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Buying On Margin
Trade involves the transfer of goods and services from one person or entity to another, often in exchange for money. Economists refer to a system or network that allows trade as a market. An early form of trade, barter, saw the direct exchange of goods and services for other goods and services, i.e. trading things without the use of money. Modern traders generally negotiate through a medium of exchange, such as money. As a result, buying can be separated from selling, or earning. The invention of money (and letter of credit, paper money, and non-physical money) greatly simplified and promoted trade. Trade between two traders is called bilateral trade, while trade involving more than two traders is called multilateral trade. In one modern view, trade exists due to specialization and the division of labour, a predominant form of economic activity in which individuals and groups concentrate on a small aspect of production, but use their output in trades for other produc ...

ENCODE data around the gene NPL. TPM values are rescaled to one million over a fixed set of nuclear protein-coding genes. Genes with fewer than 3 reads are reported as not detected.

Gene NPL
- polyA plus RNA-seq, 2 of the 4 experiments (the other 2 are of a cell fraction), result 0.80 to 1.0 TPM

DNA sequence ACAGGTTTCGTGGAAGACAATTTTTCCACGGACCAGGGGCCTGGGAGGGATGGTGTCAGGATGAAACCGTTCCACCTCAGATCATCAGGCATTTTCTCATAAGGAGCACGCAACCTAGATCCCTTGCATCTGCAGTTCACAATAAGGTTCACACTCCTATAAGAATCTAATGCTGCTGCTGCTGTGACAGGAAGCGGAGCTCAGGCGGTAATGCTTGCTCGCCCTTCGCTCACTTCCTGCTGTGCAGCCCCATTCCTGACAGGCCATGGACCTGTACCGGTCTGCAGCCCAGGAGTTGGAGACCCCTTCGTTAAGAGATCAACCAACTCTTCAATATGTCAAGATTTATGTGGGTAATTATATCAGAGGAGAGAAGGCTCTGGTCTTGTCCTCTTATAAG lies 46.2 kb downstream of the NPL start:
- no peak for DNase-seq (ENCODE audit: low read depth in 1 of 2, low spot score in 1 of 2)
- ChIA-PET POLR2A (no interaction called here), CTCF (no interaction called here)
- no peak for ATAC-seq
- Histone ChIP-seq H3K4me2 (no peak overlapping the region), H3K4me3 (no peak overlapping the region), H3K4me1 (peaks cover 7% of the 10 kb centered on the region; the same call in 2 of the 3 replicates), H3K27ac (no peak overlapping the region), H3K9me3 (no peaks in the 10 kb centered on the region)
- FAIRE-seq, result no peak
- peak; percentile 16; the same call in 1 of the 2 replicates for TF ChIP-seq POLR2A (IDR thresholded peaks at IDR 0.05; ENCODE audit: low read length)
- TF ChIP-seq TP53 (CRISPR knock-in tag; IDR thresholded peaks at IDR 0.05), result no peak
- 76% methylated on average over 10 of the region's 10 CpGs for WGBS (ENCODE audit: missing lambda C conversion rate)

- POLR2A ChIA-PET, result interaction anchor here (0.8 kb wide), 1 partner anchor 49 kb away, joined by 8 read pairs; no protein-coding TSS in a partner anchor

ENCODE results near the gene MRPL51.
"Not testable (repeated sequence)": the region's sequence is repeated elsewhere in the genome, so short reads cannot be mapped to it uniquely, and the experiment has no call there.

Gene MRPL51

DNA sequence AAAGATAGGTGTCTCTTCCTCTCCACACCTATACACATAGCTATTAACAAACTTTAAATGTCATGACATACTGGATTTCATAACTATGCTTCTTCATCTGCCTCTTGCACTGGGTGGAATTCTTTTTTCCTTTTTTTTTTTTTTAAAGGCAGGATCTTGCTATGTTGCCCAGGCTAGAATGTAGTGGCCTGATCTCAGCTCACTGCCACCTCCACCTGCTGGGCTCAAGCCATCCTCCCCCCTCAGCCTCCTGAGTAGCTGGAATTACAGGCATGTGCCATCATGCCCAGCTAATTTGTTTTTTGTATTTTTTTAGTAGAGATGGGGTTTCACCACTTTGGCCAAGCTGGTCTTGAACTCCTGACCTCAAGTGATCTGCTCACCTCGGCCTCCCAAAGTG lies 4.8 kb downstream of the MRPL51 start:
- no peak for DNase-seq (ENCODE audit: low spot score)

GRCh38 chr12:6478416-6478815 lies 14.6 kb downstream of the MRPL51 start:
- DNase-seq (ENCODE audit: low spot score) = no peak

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Mass Production
Mass production, also known as flow production or continuous production, is the production of substantial amounts of standardized products in a constant flow, including and especially on assembly lines. Together with job production and batch production, it is one of the three main production methods. The term ''mass production'' was popularized by a 1926 article in the ''Encyclopædia Britannica'' supplement that was written based on correspondence with Ford Motor Company. ''The New York Times'' used the term in the title of an article that appeared before publication of the ''Britannica'' article. The concepts of mass production are applied to various kinds of products: from fluids and particulates handled in bulk (food, fuel, chemicals and mined minerals), to parts and assemblies of parts ( household appliances and automobiles). Some mass production techniques, such as standardized sizes and production lines, predate the Industrial Revolution by many centuries; however ...
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Consumption (economics)